Photo by Sophia Campanella

The Dreyfoos Film Association poses on the “red carpet” before the beginning of the show. Members worked together to ensure that this year’s festival upheld its reputation.

Meyer Hall buzzed with excitement as guests filed in and took their seats for the show. Attendees and featured artists were immersed in school culture through expressive films that captured every facet of Dreyfoos. With content from documentaries to lighthearted short films, Streaming Canvas gave students an opportunity to take pride in their work and showcase it to the community.

On Friday, March 8, students, parents, and faculty came together for Dreyfoos Film Association’s annual Streaming Canvas Film Festival.  Months prior, Film Association members began promoting the festival, selling t-shirts and soliciting for advertisements; they even created a logo to publicize the event. While the Association is overseen by communications teacher Ruby Hernandez, the production of Streaming Canvas is a collaborative endeavor, requiring effort from both students and staff.

“The Film Association is in charge of running the event, from creating the decorations [to] putting up the decorations [to] helping to choose the films, cutting down the films, [and] putting the timeline together: everything technical,” Ms. Hernandez said.

Being that 26 films were showcased in this year’s festival, the accepted films were chosen through a selective process. Submissions were open to students of all grade levels, skill sets, and majors, encouraging participation among the entire student body.

“[The festival] is an open submission, and myself and our artists in residence sit down and go through the films. Then, they’re selected based on many factors: whether they’re school appropriate, whether they tell a complete story, and, of course, if they’re compelling,” Ms. Hernandez said.  “We never take all of the submissions. It’s very competitive, but I like to encourage people who did not get in this year to resubmit next year.”

Walking into the Meyer Hall lobby, there was a sense of pride and accomplishment filling the room. Filmmakers and their supporters walked the “red carpet,” posing for pictures with family and friends as they celebrated their success.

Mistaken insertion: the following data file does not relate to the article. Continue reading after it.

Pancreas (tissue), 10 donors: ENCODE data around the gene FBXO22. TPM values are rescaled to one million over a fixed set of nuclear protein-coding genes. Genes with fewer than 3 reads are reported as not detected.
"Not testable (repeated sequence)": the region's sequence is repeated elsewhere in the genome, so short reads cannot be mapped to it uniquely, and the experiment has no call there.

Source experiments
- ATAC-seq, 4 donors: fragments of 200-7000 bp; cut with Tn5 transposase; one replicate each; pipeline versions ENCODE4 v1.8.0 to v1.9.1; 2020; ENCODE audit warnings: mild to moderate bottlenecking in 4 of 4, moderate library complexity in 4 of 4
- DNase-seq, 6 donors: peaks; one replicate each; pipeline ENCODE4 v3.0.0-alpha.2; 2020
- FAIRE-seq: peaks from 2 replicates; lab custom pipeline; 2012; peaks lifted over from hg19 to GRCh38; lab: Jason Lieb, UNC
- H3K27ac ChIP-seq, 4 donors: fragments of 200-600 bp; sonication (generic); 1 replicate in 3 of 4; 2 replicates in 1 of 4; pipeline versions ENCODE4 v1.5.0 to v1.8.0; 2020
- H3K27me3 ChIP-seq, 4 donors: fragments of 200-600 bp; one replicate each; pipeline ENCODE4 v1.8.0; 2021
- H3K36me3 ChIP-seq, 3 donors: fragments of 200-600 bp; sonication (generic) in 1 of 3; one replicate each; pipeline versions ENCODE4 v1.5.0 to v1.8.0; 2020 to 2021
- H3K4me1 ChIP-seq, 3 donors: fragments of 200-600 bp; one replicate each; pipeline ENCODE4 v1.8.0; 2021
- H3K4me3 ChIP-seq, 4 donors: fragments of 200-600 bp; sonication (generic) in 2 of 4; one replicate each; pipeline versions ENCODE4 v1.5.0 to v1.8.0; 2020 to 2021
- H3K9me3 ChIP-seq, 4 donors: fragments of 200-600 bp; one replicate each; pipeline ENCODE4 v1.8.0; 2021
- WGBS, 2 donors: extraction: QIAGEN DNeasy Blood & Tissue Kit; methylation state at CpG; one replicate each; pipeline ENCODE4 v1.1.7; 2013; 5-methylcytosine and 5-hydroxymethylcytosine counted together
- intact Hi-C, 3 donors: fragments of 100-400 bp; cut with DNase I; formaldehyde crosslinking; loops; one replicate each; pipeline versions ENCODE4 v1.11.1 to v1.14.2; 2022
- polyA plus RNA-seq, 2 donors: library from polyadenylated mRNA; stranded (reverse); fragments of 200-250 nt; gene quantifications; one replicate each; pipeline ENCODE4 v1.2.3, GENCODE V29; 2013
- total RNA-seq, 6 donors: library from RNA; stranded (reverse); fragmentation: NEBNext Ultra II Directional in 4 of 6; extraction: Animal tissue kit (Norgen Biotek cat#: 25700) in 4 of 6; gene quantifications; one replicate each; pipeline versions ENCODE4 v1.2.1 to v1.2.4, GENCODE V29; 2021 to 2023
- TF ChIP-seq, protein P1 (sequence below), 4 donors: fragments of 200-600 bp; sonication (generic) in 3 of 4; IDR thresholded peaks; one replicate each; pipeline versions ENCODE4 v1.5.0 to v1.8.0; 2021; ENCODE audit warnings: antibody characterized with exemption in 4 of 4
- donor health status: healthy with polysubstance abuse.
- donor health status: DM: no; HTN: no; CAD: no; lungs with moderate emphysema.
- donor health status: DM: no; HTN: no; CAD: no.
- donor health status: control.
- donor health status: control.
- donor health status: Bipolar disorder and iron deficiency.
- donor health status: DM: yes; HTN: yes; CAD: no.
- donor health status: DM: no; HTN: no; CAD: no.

“The most rewarding part of the night is at the end of the show, to see how rewarding it is for all the students whose films were edited,” Ms. Hernandez said. “To see their parents, relatives, and friends who’ve shown up to be supportive of them and who have just really enjoyed watching student films. That’s the most rewarding part for all of us.”

Throughout the duration of the show, a consistent wave of applause sounded through the theater as film after film evoked laughter, tears, and apprehension from the audience. Each piece possessed its own unique story, style, and tone, setting it apart from its predecessors and inviting attendees to contemplate its implications within the few minutes it was screened.

“I love seeing the looks on everybody’s faces when they see the films, whether that’s when they’re scared of [communications senior] Roberto [Torres’] films, or when they cry because they see The Domesticated Dog [a mockumentary following a house dog for a day],” Film Association President and communications senior Valerie Betts said. “It’s so nice to see everybody come together for one night to celebrate art that doesn’t often get recognition.”

Although the art of cinema can sometimes be overlooked at school, it is events like these that give students the opportunity to reflect on themselves and the entire Dreyfoos community. The majority of the themes explored in tonight’s films directly pertain to student life in and out of the classroom.

“What inspires me as a filmmaker is my peers and the people around me,” communications senior Michael Raffoul said. “I love to watch the interactions that we have every day and how that translates into a story. Anything is a story; it just depends who tells it.”

Many of the films were the works of seniors, marking their last Streaming Canvas as Dreyfoos students and documenting the growth they have undergone throughout the past four years of studying film. Many couldn’t help but feel bittersweet as their last highschool showcase came to a close.

“I don’t plan on stopping film, so I know it’s not the end,” Raffoul said. “It’s more like the end of a chapter, but the beginning of a really long book.”